Accessibility links

USA

Lawyers Argue in Second US Travel Ban Appeal Hearing


Isra Ayesh, center, of Seattle, who is the organizing director of Americans for Refugees and Immigrants, waits for her turn to speak during a demonstration against President Donald Trump's revised travel ban outside a federal courthouse in Seattle, May 15, 2017.

A second U.S. appellate court this month is considering whether to uphold the suspension of travel restrictions for the nationals of six countries to the United States, as well as the arrival of refugees.

Three judges from the 9th U.S. Circuit Court of Appeals heard arguments in Seattle on Monday morning, after the government challenged a decision by a judge in Hawaii that paused the most substantive parts of a revised executive order issued by President Donald Trump in March.

The court did not immediately issue a ruling.

At the center of the case is a question of whether the 90-day ban on most travelers from six majority-Muslim countries and a 120-day stop on refugee arrivals is discriminatory and unconstitutional.

Hawaii Attorney General Doug Chin, center, talks to reporters outside a federal courthouse in Seattle, May 15, 2017.
Hawaii Attorney General Doug Chin, center, talks to reporters outside a federal courthouse in Seattle, May 15, 2017.

"The executive order sets out national security justifications, but how is a court to know whether in fact it's a Muslim ban in the guise of national security justification?" Judge Ronald Gould asked.

The government rescinded a January version of the order, replacing it after lawsuits across the country alleging what was then a seven-country ban on travel disproportionately targeted Muslims. Trump, who called the second order on March 6 a "watered-down" version, until last week maintained a 2015 statement on his campaign website that called for a ban on Muslims coming to the United States.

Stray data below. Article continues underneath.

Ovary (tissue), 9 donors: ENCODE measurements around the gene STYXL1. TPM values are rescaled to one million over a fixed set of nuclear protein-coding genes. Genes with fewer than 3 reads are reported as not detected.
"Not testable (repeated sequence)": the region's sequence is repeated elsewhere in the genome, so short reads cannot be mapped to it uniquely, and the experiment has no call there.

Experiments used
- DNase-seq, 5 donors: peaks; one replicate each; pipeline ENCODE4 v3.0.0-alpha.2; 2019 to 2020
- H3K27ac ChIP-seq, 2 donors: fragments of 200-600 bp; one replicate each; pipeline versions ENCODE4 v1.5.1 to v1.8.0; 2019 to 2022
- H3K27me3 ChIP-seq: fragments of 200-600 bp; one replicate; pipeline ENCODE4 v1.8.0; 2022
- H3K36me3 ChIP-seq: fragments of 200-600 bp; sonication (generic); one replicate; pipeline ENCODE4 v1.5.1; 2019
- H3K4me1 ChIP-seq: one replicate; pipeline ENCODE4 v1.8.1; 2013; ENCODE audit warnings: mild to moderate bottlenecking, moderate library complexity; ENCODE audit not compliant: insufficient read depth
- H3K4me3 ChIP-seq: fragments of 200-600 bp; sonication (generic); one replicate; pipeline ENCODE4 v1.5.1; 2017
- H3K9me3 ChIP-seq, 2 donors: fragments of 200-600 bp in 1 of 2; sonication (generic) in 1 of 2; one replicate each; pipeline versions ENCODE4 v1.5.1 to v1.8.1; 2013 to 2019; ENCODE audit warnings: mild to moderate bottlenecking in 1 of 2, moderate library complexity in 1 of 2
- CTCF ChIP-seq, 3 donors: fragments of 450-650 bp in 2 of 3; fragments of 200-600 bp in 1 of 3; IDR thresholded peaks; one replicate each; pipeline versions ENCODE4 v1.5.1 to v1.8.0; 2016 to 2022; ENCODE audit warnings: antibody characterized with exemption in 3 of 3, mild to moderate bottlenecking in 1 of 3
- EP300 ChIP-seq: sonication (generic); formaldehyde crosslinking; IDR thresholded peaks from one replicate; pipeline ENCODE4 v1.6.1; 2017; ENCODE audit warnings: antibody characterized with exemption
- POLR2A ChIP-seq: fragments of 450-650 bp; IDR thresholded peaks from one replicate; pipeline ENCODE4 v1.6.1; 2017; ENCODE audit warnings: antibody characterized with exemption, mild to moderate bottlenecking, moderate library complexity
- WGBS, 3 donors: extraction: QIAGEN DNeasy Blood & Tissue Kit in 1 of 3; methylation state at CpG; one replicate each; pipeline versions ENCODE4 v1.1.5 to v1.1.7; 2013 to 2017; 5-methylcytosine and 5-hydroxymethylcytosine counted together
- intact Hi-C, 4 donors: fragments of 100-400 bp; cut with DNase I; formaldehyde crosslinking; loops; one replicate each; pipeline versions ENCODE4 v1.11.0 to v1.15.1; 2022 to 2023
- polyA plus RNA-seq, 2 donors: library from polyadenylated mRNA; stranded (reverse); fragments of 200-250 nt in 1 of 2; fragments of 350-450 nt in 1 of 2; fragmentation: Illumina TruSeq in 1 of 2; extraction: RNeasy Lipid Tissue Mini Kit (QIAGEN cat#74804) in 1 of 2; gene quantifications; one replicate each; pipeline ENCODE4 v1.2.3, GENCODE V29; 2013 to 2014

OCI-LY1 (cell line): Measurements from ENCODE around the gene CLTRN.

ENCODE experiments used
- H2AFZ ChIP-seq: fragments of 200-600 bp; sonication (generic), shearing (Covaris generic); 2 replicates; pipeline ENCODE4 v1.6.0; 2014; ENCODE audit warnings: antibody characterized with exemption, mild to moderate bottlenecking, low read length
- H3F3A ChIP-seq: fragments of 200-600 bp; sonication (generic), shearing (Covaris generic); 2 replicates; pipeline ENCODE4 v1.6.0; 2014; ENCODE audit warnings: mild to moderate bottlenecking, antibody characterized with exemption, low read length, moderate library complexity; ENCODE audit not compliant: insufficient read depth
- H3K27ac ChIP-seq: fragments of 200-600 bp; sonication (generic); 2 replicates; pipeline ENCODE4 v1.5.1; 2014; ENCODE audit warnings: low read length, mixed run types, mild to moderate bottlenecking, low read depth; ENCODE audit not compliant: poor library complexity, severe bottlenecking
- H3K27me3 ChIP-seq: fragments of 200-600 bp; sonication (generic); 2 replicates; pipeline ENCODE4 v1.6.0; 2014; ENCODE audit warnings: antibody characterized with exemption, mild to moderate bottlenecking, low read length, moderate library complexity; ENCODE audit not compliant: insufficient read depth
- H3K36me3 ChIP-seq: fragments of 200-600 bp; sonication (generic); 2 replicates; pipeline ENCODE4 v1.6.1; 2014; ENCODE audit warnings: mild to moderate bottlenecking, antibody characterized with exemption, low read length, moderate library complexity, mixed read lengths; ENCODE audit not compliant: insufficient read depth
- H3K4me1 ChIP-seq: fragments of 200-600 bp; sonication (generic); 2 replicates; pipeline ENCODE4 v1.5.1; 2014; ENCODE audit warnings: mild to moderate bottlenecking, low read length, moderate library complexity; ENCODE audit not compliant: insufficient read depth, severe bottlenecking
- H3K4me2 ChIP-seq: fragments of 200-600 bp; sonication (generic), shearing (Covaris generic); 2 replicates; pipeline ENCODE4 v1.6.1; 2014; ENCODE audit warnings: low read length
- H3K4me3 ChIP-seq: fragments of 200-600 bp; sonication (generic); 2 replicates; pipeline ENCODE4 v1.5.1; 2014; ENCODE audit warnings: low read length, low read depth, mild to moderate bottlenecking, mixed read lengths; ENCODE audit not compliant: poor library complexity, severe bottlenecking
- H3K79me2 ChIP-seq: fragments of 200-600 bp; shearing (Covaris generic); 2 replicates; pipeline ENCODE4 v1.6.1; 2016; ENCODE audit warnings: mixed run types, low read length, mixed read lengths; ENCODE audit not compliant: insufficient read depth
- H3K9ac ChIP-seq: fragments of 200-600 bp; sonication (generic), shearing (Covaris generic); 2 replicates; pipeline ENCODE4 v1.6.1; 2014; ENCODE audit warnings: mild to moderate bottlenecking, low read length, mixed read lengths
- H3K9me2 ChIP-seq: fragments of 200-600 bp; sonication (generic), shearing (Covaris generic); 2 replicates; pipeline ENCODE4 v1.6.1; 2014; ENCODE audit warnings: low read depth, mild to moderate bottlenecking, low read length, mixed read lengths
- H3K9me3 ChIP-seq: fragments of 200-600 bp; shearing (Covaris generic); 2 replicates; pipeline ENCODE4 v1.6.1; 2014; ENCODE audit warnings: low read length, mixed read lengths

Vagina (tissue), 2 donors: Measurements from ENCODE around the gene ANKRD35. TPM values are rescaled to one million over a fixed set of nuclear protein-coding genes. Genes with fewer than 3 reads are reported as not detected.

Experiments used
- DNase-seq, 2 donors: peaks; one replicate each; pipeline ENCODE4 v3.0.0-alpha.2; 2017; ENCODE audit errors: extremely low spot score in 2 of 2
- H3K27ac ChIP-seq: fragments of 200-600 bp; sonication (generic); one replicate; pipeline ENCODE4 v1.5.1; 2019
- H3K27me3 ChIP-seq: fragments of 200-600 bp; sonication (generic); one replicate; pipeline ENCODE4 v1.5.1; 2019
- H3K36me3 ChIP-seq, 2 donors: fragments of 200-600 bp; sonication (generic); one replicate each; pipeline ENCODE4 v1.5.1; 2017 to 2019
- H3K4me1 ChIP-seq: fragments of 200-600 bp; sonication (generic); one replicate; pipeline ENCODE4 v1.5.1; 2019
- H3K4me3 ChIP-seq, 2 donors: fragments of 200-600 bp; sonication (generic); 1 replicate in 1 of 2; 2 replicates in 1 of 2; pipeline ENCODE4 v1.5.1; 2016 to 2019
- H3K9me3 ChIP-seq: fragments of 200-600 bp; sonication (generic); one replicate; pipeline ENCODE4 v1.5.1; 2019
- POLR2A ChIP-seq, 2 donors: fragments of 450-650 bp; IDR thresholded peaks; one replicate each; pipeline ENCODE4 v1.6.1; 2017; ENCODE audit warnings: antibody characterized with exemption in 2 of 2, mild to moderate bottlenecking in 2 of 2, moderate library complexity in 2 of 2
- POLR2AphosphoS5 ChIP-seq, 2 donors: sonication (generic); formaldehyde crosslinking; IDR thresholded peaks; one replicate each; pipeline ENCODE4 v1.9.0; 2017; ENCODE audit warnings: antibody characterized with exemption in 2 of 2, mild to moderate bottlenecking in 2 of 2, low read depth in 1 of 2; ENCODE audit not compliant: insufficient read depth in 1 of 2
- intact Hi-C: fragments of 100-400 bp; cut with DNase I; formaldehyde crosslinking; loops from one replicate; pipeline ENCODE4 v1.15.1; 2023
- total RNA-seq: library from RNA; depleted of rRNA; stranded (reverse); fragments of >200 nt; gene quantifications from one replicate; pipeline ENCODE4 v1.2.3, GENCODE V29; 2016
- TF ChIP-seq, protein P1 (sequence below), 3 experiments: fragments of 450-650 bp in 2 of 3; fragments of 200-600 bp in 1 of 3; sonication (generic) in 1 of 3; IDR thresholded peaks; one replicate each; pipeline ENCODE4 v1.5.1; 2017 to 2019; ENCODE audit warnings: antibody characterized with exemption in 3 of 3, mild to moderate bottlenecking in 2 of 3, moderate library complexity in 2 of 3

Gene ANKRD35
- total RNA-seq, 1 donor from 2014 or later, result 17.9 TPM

Acting Solicitor General Jeffrey Wall attempted to distinguish between Trump's words before his inauguration Jan. 20, and his executive orders in the following weeks and months, in the Seattle courtroom.

"People say things on a campaign trail and then they take an oath to uphold the Constitution, they form an administration and they consult with them on the policies that they develop, and we shouldn't start down the road of psychoanalyzing what people meant in the campaign trail," Wall argued.

Attorney Neal Katyal, who represented the plaintiffs, told the judges the president showed a "repeated pattern" of behavior that supports a discriminatory attitude toward Muslims, and a ruling in favor of the government would set a precedent for discrimination.

"This is something new and unusual in which you're saying, 'This whole class of people, some of which are dangerous, we can bar them all,'" Katyal argued.

Monday's hearing followed similar arguments in a Richmond, Virginia, court last week, when a panel of 13 judges in the 4th Circuit Court of Appeals heard arguments regarding a Maryland judge's suspension of the 90-day moratorium on travel from six majority-Muslim countries. The court has not yet ruled in that case.

The administration has to win both cases to fully reinstate the order.

If it loses either case, the next step would be the Supreme Court — a step Trump enthusiastically tweeted in favor of last month.

XS
SM
MD
LG